McAfee’s anti-hacking service tells the users about banking malware ?

McAfee, the world-renowned security company has blocked access to malware that seemed to be sent from its own network. The malware was hosted on some other website but was made available via a domain related with McAfee Click Protect. Click Protect is basically an email protection service that the company advertises as able to “protect your business data and information from being hacked”. The main purpose of this service was to offer high-end protection against malware links in emails, phishing scams. It was also protecting the users from visiting the websites that are known to be malicious.

Such malicious or infected link was only found when a Paris-based security researcher, who use of pseudonymous handle Benkow, found and then tweeted a malware analysis report incorporating that URL.

The URL redirected the customers through the “cp.mcafee.com” domain and on to the infected Word document. Any user who downloads and opens this document gets exposed to the Emotet banking malware. Segura, lead malware intelligence analyst at Malware (security firm) said that “This malware has been widely spread via malspam campaigns, which further contains links to hacked websites that have a decoy Word document.

He also said that “on opening the document and permitting macros, the user unintentionally hits the download of the Emotet malware binary. The malware makes the use of a traditional macro-enabled Word document, mostly delivered by a direct URL or in an email. When you open and activate this URL, it will automatically download additional files using a PowerShell script, which includes the Emotet malware binary.

Once installed, the malware phones home to its command and control server where it siphon off the confidential data, including email passwords, banking information, web browser passwords that can be used to access your accounts and transfer funds. The malware communicates to the commands well as control server by using hard-coded IP addresses, but it uses proxies to avoid detection, said security researcher Marcus Hutchins in a latest write-up.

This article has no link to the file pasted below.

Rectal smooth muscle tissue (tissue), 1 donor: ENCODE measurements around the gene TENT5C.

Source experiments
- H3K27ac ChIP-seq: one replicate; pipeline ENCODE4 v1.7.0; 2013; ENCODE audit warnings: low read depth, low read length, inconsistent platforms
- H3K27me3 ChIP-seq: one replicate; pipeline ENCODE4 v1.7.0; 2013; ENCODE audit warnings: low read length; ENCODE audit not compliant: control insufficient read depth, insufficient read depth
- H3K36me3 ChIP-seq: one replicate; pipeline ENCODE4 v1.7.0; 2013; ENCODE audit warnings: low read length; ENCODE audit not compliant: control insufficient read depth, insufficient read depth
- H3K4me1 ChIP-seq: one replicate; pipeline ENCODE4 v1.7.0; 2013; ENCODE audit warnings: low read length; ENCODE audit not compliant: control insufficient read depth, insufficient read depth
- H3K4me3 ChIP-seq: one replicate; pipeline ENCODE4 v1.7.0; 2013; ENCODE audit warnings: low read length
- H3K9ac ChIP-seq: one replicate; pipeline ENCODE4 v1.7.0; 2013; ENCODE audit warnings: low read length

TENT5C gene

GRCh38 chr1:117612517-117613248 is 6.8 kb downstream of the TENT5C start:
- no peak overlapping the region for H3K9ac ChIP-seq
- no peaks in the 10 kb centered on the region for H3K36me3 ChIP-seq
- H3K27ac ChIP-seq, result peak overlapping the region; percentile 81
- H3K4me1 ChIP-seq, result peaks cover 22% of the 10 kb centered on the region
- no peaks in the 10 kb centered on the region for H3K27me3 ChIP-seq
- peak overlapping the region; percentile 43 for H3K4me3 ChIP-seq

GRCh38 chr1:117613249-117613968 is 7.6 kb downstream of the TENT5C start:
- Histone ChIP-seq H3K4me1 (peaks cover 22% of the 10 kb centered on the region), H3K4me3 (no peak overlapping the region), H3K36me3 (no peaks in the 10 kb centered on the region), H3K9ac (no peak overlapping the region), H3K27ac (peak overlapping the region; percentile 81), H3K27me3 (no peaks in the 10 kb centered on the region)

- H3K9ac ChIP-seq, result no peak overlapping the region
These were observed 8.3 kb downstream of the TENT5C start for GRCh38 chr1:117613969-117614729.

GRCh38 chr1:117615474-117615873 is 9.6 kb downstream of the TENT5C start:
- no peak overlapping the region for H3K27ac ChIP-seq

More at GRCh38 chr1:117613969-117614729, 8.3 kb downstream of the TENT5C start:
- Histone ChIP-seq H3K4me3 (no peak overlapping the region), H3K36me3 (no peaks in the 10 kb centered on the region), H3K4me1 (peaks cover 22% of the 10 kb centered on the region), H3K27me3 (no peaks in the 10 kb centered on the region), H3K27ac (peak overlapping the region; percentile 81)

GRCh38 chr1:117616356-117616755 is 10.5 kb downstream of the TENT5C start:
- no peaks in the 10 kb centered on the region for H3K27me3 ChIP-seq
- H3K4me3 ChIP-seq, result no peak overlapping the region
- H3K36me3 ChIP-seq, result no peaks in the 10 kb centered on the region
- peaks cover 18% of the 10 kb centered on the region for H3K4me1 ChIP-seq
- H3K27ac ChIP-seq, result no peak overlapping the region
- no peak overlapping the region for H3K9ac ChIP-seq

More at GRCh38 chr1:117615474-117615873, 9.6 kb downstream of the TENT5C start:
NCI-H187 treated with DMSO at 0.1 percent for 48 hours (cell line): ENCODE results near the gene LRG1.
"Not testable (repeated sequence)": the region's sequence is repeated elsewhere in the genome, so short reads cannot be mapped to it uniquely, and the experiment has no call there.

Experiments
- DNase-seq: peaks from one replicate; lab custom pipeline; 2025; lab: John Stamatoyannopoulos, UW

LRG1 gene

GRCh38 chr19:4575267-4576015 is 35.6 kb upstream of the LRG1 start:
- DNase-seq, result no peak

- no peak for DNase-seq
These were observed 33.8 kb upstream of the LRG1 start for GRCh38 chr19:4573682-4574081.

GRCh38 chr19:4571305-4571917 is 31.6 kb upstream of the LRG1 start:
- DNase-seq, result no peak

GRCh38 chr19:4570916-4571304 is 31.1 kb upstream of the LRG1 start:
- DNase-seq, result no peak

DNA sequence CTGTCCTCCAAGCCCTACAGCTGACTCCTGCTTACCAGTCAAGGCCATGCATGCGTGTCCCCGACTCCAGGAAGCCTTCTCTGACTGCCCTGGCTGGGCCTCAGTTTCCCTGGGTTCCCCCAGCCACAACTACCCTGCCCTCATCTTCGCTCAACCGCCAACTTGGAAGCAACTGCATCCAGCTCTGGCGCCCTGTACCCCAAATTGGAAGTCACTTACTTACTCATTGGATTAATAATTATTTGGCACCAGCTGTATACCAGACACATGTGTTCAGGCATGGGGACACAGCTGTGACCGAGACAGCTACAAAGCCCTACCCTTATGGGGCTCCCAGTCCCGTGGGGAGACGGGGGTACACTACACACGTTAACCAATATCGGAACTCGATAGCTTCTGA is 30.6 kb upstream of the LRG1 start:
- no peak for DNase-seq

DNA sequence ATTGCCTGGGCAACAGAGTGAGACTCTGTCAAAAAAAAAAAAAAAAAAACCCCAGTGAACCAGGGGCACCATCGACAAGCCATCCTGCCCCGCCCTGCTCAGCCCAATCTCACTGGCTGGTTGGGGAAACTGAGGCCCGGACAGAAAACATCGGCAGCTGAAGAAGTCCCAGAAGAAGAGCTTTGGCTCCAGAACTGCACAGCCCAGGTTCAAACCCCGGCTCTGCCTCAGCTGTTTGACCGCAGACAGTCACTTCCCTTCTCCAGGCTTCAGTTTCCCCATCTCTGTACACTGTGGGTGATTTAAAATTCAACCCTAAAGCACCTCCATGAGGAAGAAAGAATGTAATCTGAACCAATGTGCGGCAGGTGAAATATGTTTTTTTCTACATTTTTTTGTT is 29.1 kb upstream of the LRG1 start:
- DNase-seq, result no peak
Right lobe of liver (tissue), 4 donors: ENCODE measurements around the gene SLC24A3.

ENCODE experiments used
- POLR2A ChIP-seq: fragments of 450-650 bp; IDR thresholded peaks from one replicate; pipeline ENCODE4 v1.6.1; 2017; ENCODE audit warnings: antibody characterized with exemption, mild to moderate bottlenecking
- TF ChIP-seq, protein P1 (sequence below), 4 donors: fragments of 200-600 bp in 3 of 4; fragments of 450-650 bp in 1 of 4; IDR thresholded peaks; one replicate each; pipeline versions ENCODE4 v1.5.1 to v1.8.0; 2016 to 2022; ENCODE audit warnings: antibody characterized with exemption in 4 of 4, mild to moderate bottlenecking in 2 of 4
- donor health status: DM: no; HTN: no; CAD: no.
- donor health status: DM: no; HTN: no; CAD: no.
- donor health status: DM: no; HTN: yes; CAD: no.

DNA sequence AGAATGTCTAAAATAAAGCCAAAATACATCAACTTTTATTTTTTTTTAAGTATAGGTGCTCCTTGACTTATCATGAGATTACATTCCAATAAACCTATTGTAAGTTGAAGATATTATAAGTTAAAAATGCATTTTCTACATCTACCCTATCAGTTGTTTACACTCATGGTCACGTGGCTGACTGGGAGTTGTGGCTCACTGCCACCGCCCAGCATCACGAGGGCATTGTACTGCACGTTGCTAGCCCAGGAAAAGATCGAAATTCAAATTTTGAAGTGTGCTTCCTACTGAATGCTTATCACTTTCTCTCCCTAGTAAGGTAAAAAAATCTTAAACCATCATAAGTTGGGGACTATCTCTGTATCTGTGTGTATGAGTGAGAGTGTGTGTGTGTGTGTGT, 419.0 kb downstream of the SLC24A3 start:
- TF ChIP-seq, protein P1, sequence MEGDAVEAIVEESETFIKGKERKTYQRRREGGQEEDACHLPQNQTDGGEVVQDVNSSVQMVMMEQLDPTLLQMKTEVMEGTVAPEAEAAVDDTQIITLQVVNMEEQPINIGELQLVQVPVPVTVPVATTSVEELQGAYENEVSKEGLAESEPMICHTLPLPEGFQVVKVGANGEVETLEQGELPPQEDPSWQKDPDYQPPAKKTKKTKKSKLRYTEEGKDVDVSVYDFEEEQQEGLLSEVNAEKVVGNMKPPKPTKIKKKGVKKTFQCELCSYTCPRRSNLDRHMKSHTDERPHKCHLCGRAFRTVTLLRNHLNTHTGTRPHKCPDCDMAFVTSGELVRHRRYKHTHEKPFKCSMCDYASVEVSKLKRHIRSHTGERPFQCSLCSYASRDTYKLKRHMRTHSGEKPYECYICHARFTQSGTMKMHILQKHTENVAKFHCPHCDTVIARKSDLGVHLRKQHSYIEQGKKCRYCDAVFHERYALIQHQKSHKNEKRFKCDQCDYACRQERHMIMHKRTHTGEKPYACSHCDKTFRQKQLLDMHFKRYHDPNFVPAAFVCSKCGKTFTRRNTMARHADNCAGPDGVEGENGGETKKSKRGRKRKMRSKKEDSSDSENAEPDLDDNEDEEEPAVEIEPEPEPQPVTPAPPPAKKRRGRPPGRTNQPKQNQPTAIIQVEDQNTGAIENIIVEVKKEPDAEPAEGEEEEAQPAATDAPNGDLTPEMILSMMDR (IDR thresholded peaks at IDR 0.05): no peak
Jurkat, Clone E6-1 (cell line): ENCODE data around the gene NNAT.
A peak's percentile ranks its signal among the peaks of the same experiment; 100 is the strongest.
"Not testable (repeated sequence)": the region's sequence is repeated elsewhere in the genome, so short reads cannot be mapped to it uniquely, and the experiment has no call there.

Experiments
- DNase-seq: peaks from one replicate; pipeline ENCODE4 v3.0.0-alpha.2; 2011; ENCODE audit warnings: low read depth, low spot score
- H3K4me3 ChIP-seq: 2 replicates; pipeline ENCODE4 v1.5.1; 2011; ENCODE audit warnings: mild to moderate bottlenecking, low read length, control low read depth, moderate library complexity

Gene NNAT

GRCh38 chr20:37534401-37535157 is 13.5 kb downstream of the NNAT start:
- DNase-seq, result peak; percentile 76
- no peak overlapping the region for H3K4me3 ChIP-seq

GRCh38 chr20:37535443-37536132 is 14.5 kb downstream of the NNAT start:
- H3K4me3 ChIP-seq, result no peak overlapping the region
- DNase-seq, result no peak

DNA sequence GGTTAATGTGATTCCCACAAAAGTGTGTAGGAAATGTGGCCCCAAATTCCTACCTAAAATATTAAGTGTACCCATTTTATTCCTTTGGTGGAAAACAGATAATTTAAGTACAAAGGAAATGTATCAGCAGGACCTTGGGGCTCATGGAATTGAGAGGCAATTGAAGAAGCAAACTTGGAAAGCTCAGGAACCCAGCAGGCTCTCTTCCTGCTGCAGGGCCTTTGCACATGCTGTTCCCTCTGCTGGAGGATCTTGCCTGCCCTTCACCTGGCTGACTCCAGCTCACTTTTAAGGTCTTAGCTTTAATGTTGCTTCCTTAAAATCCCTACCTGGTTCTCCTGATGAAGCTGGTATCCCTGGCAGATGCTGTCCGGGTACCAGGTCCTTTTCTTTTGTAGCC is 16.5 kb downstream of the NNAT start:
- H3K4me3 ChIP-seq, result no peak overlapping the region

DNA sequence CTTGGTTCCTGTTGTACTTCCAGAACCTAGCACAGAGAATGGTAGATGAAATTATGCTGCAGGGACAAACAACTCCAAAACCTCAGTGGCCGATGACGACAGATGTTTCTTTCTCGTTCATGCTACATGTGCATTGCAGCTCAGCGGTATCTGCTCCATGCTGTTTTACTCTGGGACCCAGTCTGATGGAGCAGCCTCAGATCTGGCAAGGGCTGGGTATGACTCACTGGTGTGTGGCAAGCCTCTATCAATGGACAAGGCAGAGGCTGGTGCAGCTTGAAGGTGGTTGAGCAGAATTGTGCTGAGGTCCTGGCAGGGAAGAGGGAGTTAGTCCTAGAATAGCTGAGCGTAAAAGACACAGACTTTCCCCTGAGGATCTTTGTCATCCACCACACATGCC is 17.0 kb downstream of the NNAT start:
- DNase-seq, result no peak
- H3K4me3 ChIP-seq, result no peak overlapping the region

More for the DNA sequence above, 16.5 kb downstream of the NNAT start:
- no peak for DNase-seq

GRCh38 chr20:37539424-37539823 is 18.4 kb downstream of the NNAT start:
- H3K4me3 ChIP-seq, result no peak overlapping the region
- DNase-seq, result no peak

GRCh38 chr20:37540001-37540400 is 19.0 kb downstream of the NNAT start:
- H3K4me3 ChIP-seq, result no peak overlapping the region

According to a spokesperson from McAfee, the URL in question had not yet been detected as a source of malware propagation. In the later hours of November 13, McAfee Global Threat Intelligence Service had identified this property as a major threat, changed the website’s reputation ranking from low risk to high risk. Soon after, the security firm blocked all the McAfee Activate from being able to access this website.

By the time McAfee’s research team became aware of this threat and the website’s status from the email sent by ZDNet, it was already blocked for some time, said the spokesperson in a report. But, shortly up until McAfee statement about the blocking of the website, the link was still active and pointing to the malicious Word document. However, it is not clear why the service would mark the site as high risk but would still permit the malware to download.

The spokesperson then said that McAfee was still working to generate the exact timeline of disabling of that download link. The source of the link is not known as if the link was created by the hackers to deceive unsuspecting victims into downloading the malware or if it was by mistake. It was not a result of deliberate abuse of the system, he added.

But hackers have increased their use of Emotet malware in past few months, and they are continuously increasing resorting to sending properly crafted emails and employing social engineering techniques. The hackers cause the malware often masquerade as cell, phone and internet providers. The prime focus on the hackers is on the customers of McAfee in US, UK and Canada. Users should be more careful of shortened or converted links as they could be infected and take you to the same Word document, which will further result in downloading of the Emotet malware binary.

The same is the case for signatures mentioned at the footer of an email, mentioning “this email is guaranteed virus-free or similar, the spokesperson added. “Not only does it give users a false sense of security, but criminals often also add such messages for social engineering purposes.”

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